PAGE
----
Pro bono work is more important than ever before, and Round Table Group has had the honor of working with so many attorneys dedicated to representing their pro bono clients. On our podcast, Engaging Experts, we recently sat down with Greg McConnell, the Senior Pro Bono Counsel at Winston & Strawn. Greg has been a long-time inspiration for our own pro bono programs, so we are always grateful to the opportunity to go in depth with him on this topic.
Greg states, “Pro bono publico, the last part is often left out, translates to ‘for the good of the people’ . . . the way the profession, and in particular the large law firm component of the profession, has evolved into the pro bono space is that there is a rigorous set of guidelines about what that constitutes.” This work is for low income and/or indigent individuals, for which there is a criterion that must be met.
Greg explains, “[The criteria] is based on the federal poverty rate. In the case of most of our legal aid partners, that is upwards of 150% of the poverty rate. The poverty rate is currently about $11,000 for a single individual, so we are talking eligibility for people making less than $20,000 annually. The set of people that we think are potentially eligible could be 30 to 40% of the entire US population.”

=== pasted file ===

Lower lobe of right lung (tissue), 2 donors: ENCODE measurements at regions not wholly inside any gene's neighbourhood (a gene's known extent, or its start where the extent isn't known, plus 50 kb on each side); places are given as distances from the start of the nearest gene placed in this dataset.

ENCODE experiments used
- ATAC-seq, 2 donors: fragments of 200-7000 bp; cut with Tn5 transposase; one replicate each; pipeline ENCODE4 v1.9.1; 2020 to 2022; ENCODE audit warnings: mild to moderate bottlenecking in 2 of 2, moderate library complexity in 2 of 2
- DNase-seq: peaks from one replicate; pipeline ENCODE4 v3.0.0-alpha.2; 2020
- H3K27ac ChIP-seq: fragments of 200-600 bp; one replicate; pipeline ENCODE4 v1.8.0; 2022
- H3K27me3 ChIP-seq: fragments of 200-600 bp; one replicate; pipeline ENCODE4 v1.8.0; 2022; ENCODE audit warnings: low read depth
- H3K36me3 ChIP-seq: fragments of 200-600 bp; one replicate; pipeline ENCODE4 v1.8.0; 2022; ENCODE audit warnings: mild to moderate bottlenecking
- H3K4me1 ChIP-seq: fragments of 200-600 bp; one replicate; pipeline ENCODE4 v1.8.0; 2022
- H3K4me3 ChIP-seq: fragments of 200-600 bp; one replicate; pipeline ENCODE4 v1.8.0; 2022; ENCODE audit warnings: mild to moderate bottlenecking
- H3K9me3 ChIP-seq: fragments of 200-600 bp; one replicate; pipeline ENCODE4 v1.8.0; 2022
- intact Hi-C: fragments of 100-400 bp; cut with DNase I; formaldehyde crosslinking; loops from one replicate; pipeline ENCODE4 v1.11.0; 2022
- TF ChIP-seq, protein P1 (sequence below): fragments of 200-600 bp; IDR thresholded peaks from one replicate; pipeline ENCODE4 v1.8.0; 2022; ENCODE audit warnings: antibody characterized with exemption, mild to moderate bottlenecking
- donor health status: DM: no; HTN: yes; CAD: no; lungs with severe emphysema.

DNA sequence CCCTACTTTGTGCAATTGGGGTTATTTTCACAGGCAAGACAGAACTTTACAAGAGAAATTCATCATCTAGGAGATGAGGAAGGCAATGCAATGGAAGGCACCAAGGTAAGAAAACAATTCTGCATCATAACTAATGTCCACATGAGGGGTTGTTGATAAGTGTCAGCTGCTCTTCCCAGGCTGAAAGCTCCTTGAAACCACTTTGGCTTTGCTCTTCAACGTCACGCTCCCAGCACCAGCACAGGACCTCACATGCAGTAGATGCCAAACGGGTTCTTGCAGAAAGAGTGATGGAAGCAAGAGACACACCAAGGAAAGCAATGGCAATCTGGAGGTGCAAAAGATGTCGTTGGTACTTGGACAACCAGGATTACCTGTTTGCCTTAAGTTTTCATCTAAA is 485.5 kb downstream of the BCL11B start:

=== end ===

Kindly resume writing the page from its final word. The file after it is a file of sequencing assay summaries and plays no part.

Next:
The eligibility criteria has evolved over time. Looking at this practice area historically, pro bono work used to focus on individuals with basic needs related to domestic relations, landlord/tenant disputes, and consumer issues. This has changed, opening the door for business owners. This is especially relevant for businesses in the restaurant and hotel industries, which have been hit hard by COVID-19.
“We are talking about entrepreneurs, small business owners, and non-profits. Over time we have seen our constituent group grow from being individuals to now […] about 40% going towards organizational clients and small business owners. We have been focusing a lot after the murder of George Floyd on trying to identify black-owned businesses and helping owners who are persons of color concerning business needs. Not necessarily excluding others, of course, but trying to focus on those owners and trying to help them out as much as possible.”
Greg and his firm Winston & Strawn are doing important work in this area, which is why our conversation is so timely. Throughout our conversation, Greg went into detail on other elements of pro-bono work and how he carved out a unique and inspiring career for himself. We were honored to speak with Greg, and hope that you find similar inspiration when listening to this episode of Engaging Experts, which you can find here.
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